Failure to launch: Predators ground Jets' attempt at closing series
'It's probably right that it's going 7 games,' says Winnipeg's head coach Paul Maurice
All of a sudden the best home team in hockey can't close the deal in front of their loud and loyal fanatics.
The Winnipeg Jets were stymied for the second straight game at Bell MTS Place by the Nashville Predators, this time by a 4-0 score that forced a seventh and deciding game back in Nashville on Thursday evening.
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The Predators' dominant outing made for a quiet night in Winnipeg as the Jets fans inside and outside the arena were revved up and primed for a victory party. But the veteran Predators had another idea.
It wasn't a shocking result, considering the Predators advanced all the way to the Stanley Cup final last season, won the Presidents' Trophy this year and were the best team on the road in the regular season. They have also gone 5-0 in the post-season after a loss.
But the Jets failed to learn from their mistakes in Game 4 at home last week, in which they could not find a way to penetrate the Predators defensive wall in a 2-1 loss.
Game 6 was similar to Game 4. Nashville goaltender Pekka Rinne was once again strong with a 34-save shutout, but the Predators also received an outstanding effort from their penalty-killing unit, which went four-for-four, and their top line.
Ryan Johansen, Viktor Arvidsson and Filip Forsberg accounted for all four of the Predators goals and combined for eight points. Arvidsson and Forsberg each scored two apiece.
The Jets' first line of Mark Scheifele, captain Blake Wheeler and Kyle Connor has come through for Winnipeg in this series, too, but on Monday, it was the Predators' top trio that shone.
Arvidsson ducked and managed to tip home a shot 62 seconds into the game. Forsberg went undetected behind Jets defenceman Ben Chiarot after the Predators left wing went to the bench to get a new stick for a second-period goal.
Forsberg made it 3-0 in the third period with a magical between the legs shot and Arvidsson finished the deal with an empty-netter.
"Most of our best offence never got to the net. Good sticks on them, great job blocking shots," Jets coach Paul Maurice said.
"We need to get a little faster, a little quicker. I know you get tired of me saying that, but it's the foundation of what we do. For whatever reason, we didn't have that tonight.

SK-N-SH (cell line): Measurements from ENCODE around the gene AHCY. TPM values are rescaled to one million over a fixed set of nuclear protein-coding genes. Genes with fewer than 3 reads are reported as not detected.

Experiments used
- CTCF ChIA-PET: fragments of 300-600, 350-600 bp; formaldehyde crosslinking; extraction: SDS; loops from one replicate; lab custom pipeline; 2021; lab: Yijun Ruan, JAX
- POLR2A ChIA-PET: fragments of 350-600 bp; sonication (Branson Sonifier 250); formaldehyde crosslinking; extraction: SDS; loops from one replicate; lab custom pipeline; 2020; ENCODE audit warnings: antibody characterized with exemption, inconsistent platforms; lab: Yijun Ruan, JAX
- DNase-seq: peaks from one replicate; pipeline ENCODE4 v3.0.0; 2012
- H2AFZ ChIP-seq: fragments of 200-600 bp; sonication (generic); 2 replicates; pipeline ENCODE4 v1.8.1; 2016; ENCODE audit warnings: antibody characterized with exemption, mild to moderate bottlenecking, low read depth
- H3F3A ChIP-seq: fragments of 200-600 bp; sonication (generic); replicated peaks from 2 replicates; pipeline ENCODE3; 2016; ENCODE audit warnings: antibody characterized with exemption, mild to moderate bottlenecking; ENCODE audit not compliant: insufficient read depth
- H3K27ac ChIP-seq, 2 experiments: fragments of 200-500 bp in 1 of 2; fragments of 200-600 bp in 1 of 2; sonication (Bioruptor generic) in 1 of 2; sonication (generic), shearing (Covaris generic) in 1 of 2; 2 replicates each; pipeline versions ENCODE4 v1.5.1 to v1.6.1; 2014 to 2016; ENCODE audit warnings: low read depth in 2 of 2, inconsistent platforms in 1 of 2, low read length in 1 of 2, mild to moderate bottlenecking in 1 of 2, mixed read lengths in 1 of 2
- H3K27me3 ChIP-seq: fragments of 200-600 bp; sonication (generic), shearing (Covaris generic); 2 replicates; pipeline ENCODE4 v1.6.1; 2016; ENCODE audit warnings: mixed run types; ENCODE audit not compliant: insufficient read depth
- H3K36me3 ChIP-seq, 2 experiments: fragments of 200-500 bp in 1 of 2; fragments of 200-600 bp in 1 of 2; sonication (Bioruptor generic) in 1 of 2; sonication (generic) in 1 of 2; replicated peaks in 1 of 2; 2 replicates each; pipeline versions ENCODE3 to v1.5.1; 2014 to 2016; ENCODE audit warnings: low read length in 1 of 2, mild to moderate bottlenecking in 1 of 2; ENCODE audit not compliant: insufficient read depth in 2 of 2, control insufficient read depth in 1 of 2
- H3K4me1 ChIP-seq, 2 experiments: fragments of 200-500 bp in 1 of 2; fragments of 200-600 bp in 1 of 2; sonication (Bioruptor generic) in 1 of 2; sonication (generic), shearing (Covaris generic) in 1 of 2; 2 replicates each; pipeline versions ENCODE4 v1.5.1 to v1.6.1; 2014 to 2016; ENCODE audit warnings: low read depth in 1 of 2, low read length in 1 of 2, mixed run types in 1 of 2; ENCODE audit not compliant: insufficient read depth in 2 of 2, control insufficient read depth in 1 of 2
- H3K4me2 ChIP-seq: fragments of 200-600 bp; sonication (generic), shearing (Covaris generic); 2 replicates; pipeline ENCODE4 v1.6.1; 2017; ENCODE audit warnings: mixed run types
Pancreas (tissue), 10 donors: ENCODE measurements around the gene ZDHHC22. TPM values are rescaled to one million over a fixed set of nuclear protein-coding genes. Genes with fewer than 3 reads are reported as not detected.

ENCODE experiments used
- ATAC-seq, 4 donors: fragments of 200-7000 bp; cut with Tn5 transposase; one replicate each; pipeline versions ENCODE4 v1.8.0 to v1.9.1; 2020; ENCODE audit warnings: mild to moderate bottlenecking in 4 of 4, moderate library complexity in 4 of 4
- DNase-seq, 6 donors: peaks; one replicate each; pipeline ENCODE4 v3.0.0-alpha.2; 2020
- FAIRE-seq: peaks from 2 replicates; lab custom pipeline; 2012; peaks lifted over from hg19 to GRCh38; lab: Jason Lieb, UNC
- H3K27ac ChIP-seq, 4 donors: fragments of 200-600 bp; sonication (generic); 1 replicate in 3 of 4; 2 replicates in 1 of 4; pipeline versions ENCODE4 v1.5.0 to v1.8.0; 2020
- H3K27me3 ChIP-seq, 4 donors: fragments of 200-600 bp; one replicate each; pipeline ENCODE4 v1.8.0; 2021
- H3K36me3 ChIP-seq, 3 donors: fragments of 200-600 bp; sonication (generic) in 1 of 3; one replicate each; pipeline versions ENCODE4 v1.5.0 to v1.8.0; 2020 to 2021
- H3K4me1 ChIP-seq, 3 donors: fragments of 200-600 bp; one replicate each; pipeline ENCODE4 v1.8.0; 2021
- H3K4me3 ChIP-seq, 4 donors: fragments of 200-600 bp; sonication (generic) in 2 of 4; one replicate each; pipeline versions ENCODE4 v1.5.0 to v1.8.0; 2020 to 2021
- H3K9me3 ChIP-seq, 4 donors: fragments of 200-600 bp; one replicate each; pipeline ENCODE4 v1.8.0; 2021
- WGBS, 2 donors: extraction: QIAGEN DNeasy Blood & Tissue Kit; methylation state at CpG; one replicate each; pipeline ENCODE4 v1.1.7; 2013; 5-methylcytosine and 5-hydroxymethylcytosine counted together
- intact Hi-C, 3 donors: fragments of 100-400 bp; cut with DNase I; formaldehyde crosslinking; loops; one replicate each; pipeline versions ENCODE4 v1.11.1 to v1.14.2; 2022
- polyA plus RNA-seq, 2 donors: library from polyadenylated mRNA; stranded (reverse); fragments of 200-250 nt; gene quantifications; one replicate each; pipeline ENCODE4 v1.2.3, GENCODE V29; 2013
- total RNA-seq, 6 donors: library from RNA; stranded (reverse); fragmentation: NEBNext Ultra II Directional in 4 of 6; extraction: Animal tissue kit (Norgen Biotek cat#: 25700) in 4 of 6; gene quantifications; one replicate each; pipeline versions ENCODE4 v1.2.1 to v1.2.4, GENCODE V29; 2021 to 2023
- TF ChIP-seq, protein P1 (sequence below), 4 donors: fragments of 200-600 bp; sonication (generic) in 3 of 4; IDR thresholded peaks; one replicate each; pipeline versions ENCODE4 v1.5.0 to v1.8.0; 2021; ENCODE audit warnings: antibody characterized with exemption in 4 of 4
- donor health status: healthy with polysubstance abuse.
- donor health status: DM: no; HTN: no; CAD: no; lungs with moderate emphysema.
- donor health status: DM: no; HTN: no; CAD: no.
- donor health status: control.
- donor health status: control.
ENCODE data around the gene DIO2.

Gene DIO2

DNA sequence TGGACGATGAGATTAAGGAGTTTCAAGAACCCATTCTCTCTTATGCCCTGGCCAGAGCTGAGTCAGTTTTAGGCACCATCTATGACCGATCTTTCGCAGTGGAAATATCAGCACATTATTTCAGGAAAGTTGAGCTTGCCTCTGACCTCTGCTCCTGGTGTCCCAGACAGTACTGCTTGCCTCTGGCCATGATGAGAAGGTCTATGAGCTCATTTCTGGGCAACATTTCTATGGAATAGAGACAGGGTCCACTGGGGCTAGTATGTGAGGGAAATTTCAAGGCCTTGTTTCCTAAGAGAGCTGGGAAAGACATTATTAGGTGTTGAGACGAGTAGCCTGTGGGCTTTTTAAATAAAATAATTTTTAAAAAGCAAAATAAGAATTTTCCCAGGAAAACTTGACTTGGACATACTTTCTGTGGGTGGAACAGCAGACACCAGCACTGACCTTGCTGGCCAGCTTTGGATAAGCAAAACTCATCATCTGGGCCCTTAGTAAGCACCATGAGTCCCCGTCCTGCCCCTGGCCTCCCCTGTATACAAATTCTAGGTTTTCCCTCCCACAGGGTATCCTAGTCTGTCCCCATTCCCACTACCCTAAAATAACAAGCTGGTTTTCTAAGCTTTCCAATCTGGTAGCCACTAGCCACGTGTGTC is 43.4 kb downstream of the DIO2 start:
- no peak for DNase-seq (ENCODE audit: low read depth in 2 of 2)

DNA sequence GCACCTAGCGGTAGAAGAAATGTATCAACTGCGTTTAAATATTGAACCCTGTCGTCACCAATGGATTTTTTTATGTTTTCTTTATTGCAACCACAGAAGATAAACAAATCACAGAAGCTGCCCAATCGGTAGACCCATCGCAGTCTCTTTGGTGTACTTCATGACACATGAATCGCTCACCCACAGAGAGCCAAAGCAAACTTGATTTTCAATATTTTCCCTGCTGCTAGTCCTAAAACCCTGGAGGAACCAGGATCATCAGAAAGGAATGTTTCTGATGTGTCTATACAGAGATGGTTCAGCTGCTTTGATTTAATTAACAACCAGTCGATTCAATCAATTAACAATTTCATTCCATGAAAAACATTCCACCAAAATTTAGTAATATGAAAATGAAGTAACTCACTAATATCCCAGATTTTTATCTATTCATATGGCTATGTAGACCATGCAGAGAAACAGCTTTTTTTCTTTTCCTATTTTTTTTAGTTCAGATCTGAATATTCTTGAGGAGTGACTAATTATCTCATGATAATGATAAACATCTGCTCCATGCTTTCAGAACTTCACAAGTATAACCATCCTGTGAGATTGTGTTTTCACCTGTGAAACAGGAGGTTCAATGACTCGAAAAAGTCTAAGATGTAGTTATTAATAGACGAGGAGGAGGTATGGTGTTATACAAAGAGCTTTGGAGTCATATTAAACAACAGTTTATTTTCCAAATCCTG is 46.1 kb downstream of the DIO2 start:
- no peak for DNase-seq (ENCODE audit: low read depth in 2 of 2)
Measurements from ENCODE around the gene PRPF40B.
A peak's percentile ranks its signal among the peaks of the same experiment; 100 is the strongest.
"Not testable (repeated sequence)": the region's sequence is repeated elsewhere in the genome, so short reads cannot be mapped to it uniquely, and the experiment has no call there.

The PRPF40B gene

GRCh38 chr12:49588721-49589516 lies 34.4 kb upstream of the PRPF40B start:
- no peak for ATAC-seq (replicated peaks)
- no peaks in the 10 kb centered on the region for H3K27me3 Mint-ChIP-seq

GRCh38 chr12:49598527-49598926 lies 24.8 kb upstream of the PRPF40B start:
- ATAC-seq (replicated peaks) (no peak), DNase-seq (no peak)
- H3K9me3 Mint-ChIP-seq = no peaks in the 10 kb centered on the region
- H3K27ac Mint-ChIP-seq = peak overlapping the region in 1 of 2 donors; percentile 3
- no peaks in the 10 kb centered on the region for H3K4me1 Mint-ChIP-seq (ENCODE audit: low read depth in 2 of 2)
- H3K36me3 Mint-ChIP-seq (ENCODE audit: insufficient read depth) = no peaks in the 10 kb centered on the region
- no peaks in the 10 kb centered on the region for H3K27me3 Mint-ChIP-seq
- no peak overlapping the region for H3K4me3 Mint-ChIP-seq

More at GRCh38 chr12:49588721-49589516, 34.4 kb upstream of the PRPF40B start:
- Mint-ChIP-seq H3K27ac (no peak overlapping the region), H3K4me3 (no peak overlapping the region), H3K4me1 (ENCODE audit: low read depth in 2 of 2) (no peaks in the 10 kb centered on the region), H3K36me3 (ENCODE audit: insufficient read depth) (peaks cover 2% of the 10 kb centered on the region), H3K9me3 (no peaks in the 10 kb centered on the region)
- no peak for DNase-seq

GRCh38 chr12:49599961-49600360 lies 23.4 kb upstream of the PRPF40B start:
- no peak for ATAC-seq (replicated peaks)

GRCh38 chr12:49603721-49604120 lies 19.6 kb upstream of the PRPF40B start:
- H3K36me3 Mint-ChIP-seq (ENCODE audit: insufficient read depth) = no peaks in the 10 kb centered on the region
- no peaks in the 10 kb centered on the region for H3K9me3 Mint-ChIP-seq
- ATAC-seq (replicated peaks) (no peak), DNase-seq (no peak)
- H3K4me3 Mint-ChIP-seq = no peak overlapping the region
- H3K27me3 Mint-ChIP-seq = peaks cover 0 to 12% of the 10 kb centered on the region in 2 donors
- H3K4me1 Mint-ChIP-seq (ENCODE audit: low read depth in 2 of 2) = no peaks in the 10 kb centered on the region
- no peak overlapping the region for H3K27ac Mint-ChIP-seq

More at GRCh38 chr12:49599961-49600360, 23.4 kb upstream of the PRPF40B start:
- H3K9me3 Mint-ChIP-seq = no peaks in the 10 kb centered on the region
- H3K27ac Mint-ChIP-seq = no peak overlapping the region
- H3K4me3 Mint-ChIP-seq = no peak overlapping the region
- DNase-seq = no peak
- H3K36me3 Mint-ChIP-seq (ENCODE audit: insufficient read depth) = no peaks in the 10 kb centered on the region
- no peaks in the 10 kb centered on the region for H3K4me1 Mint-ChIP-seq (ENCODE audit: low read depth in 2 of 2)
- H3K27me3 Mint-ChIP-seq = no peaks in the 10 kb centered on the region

"We didn't move the puck particularly well on [the power play], but that was also in the five-on-five game, not just the five-on-four game."
Time to regroup
The Jets now have two days to regroup. No team has been able to win back-to-back games in this series and Winnipeggers surely hope this trend continues.
The Jets looked tentative in Game 6. They didn't move the puck well, especially when they enjoyed zone time in the Predators' end. Some of this was because of the Predators' strong defensive game, but some of this was on the Jets, too.
"I know this: Pittsburgh lost tonight — a pretty good team," Maurice said, referring to the back-to-back Stanley Cup champions being eliminated by Washington on Monday.
"They've learned all those lessons you're supposed to learn — killer instinct — all the words that will come out today that we didn't get, and they lost. It's playoff hockey. For all the good things [the Predators] did tonight, it wasn't their last game and we were a pretty good team.
Maurice added that the series probably deserves to go to seven games and the two teams are evenly matched in their desire to move on to the next round.
"It's been back and forth, up and down, so it's probably right that it's going seven games. There was lots of stuff we didn't like. The idea that you're going to go out there and win every night because you won the last one, well, we'd have a whole bunch of teams going 16-0.
"There have been an awful lot of [Game 7s] that have happened in the history of the National Hockey League and somebody was 3-2 in every one of those. They were good on the road, we were good in our last game [in Nashville]. We want to win the game just as bad as they do."